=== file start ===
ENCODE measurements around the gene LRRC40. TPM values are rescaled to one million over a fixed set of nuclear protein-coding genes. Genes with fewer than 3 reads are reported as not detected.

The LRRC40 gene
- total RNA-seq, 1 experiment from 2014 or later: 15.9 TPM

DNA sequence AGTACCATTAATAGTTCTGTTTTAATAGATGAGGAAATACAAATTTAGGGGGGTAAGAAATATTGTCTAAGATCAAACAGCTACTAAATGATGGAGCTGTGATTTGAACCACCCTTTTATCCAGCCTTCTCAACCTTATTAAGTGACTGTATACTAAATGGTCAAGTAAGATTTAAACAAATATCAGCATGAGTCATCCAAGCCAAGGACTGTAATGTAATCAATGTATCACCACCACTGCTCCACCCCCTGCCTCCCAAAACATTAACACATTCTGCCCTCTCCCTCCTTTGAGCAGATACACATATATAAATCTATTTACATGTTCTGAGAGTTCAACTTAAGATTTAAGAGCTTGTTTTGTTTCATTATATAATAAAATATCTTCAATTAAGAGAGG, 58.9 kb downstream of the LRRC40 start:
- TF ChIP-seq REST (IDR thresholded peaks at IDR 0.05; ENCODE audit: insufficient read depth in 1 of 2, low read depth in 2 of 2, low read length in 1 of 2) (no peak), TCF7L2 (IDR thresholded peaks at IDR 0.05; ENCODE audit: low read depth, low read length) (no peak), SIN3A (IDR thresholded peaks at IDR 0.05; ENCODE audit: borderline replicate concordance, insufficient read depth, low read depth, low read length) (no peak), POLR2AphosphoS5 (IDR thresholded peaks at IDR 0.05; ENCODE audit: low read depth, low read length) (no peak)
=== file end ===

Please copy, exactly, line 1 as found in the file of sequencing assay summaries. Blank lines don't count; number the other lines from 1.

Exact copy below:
ENCODE measurements around the gene LRRC40. TPM values are rescaled to one million over a fixed set of nuclear protein-coding genes. Genes with fewer than 3 reads are reported as not detected.